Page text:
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Horse Cantering with high head

This is a discussion on Horse Cantering with high head within the Horse Training forums, part of the Training Horses category
  • Horse high head in canter
  • Head flipping only in canter

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    09-28-2012, 12:58 AM
  #11
Trained
The horse has to be ridden back to front, which will encourage it to lower its head. I suggest some lessons with a trainer so you can have eyes on the ground and help you learn what to do and when.
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    09-28-2012, 01:28 AM
  #12
Foal
I used to have a high strung thoroughbred mare that would do that at the canter, which might be the hardest to correct, but after time I found that using a running martingale helped. As well as relaxing and I placed my hands a little lower then I normally put them and kind of massaged my fingers and rolled my wrists to get her to lower her head and get a nice frame. Took some time and she did fight it, but if you are consistent, you should see some change. But the neck relaxer will only make your horses problems worse, and more likely you are giving her a bad experience with it. And above all, think "slow" aha
     
    09-28-2012, 01:29 AM
  #13
Started
Do you mean like this?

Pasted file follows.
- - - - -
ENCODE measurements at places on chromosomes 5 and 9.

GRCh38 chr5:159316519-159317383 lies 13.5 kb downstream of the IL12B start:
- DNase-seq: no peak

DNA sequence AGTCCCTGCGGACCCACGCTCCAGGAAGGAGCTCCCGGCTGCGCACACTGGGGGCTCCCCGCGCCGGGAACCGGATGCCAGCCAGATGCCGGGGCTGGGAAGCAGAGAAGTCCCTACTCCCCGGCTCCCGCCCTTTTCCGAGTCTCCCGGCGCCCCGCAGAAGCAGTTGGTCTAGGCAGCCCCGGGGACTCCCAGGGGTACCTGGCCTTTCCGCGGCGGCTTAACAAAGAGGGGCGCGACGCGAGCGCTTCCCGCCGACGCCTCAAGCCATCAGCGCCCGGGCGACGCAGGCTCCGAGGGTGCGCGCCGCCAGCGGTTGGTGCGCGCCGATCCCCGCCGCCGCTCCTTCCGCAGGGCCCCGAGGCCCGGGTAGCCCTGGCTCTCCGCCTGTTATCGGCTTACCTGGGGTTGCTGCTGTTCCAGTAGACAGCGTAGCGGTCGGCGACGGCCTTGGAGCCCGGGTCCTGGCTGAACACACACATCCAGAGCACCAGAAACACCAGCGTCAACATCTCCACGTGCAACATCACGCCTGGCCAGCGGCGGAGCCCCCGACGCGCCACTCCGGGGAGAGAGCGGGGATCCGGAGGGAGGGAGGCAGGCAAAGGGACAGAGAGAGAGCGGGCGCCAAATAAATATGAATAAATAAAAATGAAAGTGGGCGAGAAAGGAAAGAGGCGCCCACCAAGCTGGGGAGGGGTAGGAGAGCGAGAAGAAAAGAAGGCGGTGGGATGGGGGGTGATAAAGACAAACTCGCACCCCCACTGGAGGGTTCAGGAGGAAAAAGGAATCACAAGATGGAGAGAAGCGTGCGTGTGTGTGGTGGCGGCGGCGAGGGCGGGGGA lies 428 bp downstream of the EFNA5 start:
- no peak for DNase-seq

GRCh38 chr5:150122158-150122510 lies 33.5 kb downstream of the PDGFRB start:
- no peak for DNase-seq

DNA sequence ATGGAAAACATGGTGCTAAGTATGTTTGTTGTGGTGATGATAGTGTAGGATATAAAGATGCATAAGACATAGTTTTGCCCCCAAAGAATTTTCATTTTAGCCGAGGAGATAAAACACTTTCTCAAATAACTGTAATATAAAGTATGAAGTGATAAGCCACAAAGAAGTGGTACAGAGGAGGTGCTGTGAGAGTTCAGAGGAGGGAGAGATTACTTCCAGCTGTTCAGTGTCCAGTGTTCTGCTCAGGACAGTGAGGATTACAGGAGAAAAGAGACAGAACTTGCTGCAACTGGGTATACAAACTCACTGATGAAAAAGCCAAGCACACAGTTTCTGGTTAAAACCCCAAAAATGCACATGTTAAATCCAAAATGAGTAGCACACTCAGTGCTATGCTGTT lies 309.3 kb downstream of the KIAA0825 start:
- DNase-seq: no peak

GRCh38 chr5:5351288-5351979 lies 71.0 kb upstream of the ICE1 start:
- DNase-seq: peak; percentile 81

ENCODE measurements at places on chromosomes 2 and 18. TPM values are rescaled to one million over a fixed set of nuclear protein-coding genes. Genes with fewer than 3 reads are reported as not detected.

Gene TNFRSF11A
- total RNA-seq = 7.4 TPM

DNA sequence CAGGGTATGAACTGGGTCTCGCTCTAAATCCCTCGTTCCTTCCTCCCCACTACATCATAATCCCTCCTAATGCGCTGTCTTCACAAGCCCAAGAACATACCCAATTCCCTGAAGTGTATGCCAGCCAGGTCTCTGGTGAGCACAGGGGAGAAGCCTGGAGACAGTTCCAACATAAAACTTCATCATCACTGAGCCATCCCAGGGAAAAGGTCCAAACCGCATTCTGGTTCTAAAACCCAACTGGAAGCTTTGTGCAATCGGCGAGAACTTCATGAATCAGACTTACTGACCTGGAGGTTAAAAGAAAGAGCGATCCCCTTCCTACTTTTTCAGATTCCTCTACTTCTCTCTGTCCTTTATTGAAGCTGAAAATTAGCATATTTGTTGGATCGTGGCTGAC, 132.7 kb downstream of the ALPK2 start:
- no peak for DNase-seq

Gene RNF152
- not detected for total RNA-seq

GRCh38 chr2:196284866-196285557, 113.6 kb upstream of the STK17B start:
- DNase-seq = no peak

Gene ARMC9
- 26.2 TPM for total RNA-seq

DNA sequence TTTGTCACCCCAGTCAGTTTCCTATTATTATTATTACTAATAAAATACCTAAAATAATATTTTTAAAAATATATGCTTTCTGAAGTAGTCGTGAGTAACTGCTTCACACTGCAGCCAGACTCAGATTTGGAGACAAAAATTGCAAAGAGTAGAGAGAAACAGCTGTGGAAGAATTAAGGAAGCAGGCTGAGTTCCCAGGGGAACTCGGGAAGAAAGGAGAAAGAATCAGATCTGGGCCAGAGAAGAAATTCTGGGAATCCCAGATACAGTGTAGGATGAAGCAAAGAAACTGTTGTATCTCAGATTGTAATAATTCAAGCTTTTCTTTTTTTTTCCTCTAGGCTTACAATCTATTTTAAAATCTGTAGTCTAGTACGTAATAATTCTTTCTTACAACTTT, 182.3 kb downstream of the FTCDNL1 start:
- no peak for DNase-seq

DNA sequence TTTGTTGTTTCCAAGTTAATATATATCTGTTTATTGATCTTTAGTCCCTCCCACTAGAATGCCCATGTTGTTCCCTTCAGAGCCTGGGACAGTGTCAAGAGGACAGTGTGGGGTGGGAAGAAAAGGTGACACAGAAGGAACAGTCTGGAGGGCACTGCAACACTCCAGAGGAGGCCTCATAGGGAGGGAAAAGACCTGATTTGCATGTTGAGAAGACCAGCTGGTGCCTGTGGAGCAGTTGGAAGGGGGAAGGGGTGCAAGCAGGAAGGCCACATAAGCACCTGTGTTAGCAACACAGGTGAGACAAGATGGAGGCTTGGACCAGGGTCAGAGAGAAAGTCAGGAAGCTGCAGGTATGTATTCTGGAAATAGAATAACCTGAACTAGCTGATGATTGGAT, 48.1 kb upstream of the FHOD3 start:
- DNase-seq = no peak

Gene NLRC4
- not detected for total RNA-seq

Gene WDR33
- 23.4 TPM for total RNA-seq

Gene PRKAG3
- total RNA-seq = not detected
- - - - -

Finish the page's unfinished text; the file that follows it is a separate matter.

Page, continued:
Lizzie

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    09-28-2012, 09:48 AM
  #14
Foal
I wouldn't use any contraptions on her, especially a neck stretcher, as that teaches the rider to be dependent upon it and the horse to learn a false frame and give her a neck that is more developed below than on top. Plus, you can't take your horse into a hunter class in a neck stetcher. You can get your mare to stretch her head down, but please remember the conformation of her breeding gives her a higher set neck and a more upright shoulder.

I ride with a woman who has a Saddlebred who was giraffe neck high and would draw away from your hands with the lightest contact. She's worked very hard and has taken it very slowly, but she now shows him in 1st Level Dressage and schools 2nd. Both this woman and I ride with the same trainer, and he encourages (for this kind of horse who picks their head up and draws away) a long and low frame to start out with before compressing the horse any. It takes a lot of time and patience, but it can be done.

If you ride with a trainer, ask for his/her opinion on how to go about this. If you don't have a trainer, it might be a good idea to find one who can help you.